“What does success look like?” Without context, that question is just too vague to answer.
That’s where job competencies come in. Simply put, a job competency is a skill or quality that an employee needs to have in order to succeed in their role. Managers use them to give feedback, have development conversations, and delegate tasks — and interviewers use them to assess job-fit.
Job competencies play an important role through the employee lifecycle, making them a top priority for HR and recruiting teams early on. If you’re just getting started with competencies, here’s everything you need to know.
Julie Jensen, Principal at Moxie HR Strategies, has spent over 20 years helping organizations get started with job competencies. As a first step, she recommends breaking your job competencies into two categories: company-wide and role-specific, with employees not being assigned more than five of each.
Company-wide competencies should be set by senior or executive leadership, with HR’s guidance. By definition, they’re broader in scope — meaning they could be applied to anyone regardless of their role. Jensen advised that HR teams look to their company values for inspiration.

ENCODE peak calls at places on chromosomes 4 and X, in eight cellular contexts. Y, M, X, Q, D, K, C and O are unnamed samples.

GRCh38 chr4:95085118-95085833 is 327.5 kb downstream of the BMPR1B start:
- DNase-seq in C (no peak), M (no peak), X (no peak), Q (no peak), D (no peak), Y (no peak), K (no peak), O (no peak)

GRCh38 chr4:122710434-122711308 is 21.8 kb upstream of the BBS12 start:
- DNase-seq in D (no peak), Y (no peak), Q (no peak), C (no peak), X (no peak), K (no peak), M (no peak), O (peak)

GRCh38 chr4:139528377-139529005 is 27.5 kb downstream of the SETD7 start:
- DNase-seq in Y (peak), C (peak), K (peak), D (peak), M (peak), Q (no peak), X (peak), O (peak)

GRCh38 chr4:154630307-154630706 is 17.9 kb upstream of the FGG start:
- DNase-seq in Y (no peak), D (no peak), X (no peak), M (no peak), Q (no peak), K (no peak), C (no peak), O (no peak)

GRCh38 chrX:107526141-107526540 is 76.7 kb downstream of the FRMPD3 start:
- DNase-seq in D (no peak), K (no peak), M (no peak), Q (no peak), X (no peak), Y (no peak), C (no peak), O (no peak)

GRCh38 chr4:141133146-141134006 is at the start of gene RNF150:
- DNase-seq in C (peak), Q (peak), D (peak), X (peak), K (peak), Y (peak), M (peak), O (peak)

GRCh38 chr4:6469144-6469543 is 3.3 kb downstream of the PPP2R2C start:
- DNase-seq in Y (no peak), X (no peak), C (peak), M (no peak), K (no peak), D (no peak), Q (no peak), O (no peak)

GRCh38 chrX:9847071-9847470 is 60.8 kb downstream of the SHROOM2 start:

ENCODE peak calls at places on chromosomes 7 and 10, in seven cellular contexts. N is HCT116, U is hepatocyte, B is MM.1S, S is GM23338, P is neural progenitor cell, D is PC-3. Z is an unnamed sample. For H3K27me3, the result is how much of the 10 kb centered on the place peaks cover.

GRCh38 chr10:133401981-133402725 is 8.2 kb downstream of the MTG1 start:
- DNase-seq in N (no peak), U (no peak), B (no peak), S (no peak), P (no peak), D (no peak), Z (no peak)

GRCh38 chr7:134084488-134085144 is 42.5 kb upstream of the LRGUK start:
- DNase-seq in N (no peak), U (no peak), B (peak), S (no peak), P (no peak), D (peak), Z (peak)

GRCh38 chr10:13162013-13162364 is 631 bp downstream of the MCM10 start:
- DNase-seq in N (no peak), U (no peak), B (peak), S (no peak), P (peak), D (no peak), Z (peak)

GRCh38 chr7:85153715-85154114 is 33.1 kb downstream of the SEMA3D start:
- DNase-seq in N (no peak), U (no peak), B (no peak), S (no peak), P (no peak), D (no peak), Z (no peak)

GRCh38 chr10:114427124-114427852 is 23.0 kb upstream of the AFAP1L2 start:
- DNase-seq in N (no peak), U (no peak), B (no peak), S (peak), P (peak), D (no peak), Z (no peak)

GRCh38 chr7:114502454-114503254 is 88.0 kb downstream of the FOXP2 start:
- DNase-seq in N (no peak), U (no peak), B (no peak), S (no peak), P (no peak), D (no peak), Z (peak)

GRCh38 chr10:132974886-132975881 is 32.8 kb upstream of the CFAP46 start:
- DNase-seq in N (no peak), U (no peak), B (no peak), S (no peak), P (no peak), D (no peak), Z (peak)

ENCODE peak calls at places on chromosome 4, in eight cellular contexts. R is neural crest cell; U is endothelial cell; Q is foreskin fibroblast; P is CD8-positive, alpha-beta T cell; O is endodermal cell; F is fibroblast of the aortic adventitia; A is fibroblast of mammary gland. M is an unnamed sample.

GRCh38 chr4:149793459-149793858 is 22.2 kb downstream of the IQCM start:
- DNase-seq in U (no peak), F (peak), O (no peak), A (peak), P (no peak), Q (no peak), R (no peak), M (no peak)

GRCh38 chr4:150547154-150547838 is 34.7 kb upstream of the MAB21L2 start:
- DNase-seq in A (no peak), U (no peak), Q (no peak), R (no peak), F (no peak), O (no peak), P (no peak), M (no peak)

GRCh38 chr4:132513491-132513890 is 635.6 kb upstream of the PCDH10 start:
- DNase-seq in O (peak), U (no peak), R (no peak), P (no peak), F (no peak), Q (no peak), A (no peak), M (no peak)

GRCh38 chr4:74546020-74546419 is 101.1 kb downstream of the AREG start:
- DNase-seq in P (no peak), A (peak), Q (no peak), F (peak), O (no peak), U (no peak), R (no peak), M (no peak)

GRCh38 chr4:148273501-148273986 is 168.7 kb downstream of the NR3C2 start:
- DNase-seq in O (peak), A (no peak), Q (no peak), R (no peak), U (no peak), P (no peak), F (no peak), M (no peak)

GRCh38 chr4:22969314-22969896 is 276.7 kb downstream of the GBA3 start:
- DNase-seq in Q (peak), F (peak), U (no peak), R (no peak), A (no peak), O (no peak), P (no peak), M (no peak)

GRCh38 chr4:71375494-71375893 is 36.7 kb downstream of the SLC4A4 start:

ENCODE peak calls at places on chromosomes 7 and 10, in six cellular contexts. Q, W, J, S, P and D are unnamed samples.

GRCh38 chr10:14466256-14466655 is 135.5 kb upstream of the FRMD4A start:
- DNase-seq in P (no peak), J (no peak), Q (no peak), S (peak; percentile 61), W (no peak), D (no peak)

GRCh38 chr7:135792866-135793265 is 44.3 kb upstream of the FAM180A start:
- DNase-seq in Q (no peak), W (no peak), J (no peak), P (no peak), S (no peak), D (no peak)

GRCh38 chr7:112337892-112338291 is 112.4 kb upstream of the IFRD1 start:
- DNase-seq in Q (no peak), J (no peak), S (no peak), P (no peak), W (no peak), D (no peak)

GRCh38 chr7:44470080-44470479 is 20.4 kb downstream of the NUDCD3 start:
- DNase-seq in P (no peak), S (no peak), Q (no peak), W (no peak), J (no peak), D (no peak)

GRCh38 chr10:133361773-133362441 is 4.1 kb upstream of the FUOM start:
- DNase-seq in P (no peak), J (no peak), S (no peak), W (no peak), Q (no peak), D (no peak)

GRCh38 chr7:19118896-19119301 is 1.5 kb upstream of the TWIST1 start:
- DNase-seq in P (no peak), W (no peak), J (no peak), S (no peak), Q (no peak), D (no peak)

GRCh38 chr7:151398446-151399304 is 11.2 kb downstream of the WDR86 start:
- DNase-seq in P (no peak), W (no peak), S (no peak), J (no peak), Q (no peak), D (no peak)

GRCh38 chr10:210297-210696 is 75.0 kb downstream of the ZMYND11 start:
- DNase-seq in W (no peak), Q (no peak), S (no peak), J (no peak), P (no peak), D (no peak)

“These competencies should mirror the company's values and the behaviors one would expect to see when an employee embodies that value. For example, if an organization has a value around providing excellent customer service, internally or externally, what does it look like when an employee is a role model of customer service?” Jensen said. Examples of other company-wide competencies include integrity, teamwork, and adaptability.
Meanwhile, role-specific competencies are — you guessed it — narrower in scope. They should be drafted in partnership with the people who are most familiar with the specifics of the job. “Role-specific competencies help define the technical or knowledge skills a group of professionals should have...These should be created by technical leaders who understand the nuances of a job and should be able to articulate the skills that are a requirement for success,” she said. Examples of role-specific competencies might include project management, analytical thinking, and writing.
It's important to note that these are all skills or qualities, not responsibilities. While competencies are useful in assessing candidates and employees, they are distinct from more detailed job descriptions.